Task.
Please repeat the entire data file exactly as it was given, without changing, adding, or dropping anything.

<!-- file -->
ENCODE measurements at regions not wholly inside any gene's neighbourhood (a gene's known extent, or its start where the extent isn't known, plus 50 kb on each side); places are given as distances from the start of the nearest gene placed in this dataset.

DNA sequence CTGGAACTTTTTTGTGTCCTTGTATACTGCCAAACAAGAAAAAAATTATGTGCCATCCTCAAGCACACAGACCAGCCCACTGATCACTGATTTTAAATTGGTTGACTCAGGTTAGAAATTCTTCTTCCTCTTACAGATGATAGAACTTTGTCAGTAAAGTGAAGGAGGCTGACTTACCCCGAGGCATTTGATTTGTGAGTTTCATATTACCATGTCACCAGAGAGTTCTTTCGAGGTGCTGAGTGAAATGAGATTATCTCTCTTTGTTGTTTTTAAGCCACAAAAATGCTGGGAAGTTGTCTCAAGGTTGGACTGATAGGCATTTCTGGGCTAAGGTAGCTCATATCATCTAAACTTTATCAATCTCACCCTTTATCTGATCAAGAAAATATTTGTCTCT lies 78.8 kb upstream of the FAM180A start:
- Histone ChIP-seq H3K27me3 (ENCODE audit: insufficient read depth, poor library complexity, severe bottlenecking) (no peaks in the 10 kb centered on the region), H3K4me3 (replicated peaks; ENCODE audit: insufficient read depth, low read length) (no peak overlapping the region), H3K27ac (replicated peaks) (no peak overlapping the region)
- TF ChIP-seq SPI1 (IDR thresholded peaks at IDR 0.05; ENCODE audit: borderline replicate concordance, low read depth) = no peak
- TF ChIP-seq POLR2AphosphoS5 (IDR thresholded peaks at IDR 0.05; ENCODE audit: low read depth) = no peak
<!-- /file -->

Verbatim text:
ENCODE measurements at regions not wholly inside any gene's neighbourhood (a gene's known extent, or its start where the extent isn't known, plus 50 kb on each side); places are given as distances from the start of the nearest gene placed in this dataset.

DNA sequence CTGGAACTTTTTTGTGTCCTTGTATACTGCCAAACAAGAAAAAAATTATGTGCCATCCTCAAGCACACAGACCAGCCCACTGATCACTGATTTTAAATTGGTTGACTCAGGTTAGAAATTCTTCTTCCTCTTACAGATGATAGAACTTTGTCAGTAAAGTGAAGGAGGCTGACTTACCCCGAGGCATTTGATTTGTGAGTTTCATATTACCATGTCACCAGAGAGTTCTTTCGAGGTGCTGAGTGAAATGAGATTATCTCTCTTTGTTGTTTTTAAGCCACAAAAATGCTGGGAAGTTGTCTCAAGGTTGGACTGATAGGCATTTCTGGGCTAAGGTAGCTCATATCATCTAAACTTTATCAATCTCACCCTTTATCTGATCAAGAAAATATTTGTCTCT lies 78.8 kb upstream of the FAM180A start:
- Histone ChIP-seq H3K27me3 (ENCODE audit: insufficient read depth, poor library complexity, severe bottlenecking) (no peaks in the 10 kb centered on the region), H3K4me3 (replicated peaks; ENCODE audit: insufficient read depth, low read length) (no peak overlapping the region), H3K27ac (replicated peaks) (no peak overlapping the region)
- TF ChIP-seq SPI1 (IDR thresholded peaks at IDR 0.05; ENCODE audit: borderline replicate concordance, low read depth) = no peak
- TF ChIP-seq POLR2AphosphoS5 (IDR thresholded peaks at IDR 0.05; ENCODE audit: low read depth) = no peak